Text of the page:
Probably the best new addition to the game is the overhaul of the confidence system. In the past it was often difficult to gauge what the board and fans thought of how you were doing, occasionally resulting in being dismissed despite you thinking everything was going well. Such problems have been eliminated, replaced by a plethora of feedback that help keeps you appraised at all times as well as creating a realistic sense of constant scrutiny.
This process begins at the beginning of the season, where you’re able to set your own objectives and aims for the season. Being more ambitious will allow you more funds for transfers and a larger wage budget, but falling below your own aims will result in a significant backlash. As part of the new system you get confidence feedback from both the fans and board, based on long term expectations, competition performance, finance management, signings and individual matches. You’re even told when fans are concerned about individual players, while your own signings come under particular scrutiny. Spend a cool £30 million on a useless mercenary midfielder – *ahem* Ballack – and you can expect not to hear the end of it.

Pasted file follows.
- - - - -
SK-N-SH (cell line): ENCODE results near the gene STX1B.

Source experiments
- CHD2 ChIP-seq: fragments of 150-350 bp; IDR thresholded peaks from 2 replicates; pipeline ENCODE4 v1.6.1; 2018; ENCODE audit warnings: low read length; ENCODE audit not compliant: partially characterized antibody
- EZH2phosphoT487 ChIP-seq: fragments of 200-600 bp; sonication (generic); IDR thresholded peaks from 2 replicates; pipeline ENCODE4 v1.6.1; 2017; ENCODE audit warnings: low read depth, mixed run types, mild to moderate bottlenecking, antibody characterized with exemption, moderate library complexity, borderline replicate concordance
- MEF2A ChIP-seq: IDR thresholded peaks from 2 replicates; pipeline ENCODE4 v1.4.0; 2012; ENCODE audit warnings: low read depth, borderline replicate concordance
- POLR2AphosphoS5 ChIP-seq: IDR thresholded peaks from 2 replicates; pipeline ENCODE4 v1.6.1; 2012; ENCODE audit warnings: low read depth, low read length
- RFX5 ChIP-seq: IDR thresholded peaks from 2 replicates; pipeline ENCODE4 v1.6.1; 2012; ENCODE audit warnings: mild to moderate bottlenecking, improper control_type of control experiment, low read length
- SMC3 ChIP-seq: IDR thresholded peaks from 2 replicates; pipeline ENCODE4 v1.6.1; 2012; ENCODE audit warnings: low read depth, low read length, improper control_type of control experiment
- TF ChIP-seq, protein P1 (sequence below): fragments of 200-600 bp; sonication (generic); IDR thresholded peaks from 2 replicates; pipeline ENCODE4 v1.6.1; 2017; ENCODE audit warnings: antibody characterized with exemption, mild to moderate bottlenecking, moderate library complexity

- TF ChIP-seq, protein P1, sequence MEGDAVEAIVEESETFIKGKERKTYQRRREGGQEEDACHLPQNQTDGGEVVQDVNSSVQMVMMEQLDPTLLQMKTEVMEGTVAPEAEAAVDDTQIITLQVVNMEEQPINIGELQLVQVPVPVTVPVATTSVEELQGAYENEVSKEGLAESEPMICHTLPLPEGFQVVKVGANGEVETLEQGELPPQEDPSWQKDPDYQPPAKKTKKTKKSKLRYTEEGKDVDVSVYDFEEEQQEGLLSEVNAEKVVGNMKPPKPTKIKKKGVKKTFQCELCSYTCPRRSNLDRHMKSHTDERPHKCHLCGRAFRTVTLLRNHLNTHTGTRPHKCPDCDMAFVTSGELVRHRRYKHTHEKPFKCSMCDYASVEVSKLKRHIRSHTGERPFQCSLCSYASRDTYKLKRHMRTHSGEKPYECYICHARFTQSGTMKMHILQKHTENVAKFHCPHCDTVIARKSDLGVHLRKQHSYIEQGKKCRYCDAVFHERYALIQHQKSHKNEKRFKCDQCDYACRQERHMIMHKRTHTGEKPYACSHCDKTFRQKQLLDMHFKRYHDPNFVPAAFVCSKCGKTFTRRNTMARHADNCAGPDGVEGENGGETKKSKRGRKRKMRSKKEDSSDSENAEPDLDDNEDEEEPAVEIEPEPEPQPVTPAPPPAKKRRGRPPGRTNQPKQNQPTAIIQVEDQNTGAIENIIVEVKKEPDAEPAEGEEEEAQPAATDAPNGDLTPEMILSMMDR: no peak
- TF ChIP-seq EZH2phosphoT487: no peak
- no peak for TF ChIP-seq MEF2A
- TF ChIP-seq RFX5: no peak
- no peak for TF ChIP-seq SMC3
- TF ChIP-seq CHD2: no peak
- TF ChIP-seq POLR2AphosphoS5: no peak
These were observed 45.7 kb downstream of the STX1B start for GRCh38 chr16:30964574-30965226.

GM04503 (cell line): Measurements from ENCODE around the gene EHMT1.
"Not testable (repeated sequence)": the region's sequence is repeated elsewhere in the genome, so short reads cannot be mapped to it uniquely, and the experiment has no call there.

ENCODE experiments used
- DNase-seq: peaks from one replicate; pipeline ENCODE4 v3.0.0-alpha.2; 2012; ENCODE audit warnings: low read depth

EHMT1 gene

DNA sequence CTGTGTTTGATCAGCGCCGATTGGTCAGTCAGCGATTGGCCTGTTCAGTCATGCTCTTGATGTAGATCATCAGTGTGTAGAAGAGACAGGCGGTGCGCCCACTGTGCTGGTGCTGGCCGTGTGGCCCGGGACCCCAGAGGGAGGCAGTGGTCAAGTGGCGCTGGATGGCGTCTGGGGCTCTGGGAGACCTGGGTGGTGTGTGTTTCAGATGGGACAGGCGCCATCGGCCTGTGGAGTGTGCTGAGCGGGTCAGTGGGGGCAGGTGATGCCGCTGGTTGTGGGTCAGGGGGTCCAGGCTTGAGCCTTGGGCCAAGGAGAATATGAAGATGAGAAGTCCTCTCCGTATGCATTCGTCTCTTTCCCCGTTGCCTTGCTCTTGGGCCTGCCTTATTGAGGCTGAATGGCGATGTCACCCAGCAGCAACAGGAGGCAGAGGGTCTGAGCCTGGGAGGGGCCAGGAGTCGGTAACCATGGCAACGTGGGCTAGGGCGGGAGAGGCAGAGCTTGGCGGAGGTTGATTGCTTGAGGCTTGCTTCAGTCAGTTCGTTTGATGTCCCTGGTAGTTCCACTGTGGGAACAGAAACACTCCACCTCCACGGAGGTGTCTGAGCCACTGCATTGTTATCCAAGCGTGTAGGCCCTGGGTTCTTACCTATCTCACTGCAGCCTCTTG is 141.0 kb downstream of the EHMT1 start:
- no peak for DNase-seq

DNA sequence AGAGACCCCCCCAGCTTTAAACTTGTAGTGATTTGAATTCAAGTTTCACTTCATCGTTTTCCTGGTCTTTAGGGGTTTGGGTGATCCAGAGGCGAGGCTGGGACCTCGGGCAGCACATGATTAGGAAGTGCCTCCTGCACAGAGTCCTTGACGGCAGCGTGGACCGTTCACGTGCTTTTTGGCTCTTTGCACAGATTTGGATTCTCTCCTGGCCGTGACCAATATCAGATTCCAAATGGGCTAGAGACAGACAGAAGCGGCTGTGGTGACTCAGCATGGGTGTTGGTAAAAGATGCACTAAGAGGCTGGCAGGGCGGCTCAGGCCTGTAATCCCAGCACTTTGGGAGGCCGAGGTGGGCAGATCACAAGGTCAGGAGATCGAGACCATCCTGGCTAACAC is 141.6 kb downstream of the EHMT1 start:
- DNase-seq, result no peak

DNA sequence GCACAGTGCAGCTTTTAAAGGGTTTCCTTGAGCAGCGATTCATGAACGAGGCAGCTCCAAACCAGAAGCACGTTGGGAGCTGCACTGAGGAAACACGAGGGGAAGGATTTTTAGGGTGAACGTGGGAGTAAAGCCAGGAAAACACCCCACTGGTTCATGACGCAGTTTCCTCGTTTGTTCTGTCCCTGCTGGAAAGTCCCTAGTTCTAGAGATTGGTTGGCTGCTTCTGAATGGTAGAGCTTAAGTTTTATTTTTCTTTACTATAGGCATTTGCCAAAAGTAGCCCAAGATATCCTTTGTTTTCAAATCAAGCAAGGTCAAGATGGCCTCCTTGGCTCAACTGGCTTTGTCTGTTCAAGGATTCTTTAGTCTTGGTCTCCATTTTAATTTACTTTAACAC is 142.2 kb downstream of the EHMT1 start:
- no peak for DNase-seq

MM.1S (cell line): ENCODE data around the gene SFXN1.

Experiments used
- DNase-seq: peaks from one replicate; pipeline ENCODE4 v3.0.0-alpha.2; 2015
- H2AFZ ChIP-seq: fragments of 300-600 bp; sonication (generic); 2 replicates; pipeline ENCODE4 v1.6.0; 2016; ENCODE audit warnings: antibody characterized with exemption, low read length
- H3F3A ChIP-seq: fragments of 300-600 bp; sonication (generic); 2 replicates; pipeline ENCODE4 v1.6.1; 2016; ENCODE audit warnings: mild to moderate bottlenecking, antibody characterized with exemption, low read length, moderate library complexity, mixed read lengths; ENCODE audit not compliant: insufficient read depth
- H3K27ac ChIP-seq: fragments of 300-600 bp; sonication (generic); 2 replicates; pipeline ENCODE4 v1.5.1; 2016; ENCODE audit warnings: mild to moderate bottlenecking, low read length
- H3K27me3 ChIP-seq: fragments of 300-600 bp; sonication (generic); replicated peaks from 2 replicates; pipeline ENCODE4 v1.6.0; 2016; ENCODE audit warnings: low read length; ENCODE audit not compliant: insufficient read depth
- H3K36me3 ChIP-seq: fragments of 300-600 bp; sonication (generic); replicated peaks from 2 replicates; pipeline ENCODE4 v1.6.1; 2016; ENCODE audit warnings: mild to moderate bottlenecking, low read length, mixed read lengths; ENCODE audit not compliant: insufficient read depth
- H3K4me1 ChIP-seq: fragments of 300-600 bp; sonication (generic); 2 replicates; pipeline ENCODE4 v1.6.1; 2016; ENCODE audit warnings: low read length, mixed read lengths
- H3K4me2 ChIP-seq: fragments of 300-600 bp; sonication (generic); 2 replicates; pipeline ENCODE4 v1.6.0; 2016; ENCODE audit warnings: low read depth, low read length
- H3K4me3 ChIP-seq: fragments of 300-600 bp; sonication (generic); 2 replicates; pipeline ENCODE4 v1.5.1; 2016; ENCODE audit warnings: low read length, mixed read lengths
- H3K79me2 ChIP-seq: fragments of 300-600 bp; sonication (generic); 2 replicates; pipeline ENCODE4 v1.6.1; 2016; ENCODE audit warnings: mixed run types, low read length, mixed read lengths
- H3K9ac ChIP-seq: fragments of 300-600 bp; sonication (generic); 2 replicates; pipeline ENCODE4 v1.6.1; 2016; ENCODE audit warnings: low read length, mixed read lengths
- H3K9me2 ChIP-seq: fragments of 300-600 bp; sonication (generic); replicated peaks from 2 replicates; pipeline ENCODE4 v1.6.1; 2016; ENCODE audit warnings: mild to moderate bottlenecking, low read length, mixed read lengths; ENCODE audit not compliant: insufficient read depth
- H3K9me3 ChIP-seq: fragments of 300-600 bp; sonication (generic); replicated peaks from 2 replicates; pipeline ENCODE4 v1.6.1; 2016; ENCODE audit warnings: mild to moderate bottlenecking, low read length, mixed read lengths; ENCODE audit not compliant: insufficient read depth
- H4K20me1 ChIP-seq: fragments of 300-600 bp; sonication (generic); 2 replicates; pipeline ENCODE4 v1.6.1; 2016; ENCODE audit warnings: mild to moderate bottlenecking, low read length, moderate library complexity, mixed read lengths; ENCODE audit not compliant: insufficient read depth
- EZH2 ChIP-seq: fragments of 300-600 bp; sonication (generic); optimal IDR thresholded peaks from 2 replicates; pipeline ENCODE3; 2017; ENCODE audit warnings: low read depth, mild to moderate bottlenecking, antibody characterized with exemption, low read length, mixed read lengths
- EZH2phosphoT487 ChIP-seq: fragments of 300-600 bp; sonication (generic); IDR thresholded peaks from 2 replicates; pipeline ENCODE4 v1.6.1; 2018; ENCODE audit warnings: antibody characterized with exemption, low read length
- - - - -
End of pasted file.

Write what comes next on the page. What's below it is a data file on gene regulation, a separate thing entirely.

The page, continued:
This, for me, is best change in FM2008 but some praise must also be reserved for the overhauled international management system. Now, this part of Football Manager has always been considered the poor relation to the rest of game, much like it is real life really. However, now international management is a good deal easier and more compelling thanks to the inclusion of a proper scouting system and more media interaction. It’s never going to become the key attraction of the game, but it’s certainly an improvement over the mess that existed before it.
Aside from all this there’s a number of other tweaks and new features to be found in the game: regenerated players and staff now feature computer generated likenesses, while a particularly neat new feature is the ability to allocate unspent transfer funds to boost the wage budget. If you’ve ever wanted to sign a player but been thwarted by wage restrictions, you’ll understand how useful a feature this is. It’s also a pleasantly fast game, running just as well on my 3.4GHz Pentium 4 work machine as it did on my 2.66GHz Core 2 Duo equipped home PC. This is a good sign, especially for those who like to play FM on a notebook.
To surmise then, as is the case with many Football Manager releases, FM2008 is an evolution rather than a revolution. This is no bad thing, especially since past experience has shown revolutionary leaps in the series to be fraught with difficulty. Moreover, the new skin and advances in the confidence system add a lot to what was already an incredibly strong game, while the new advisor system makes it the most accessible version of the game in a long while. Crucially, it seems as though Sports Interactive has successfully avoided turning the game into a feature bloated mess, as was the fear a few years back. As such, it’s safe to say this is the best Football Manager yet, which is all recommendation it needs.
It was the best and still is the best. If you’re serious about the business of pretending to be a football manager then FM2008 is the game for you, there’s nothing more to it than that.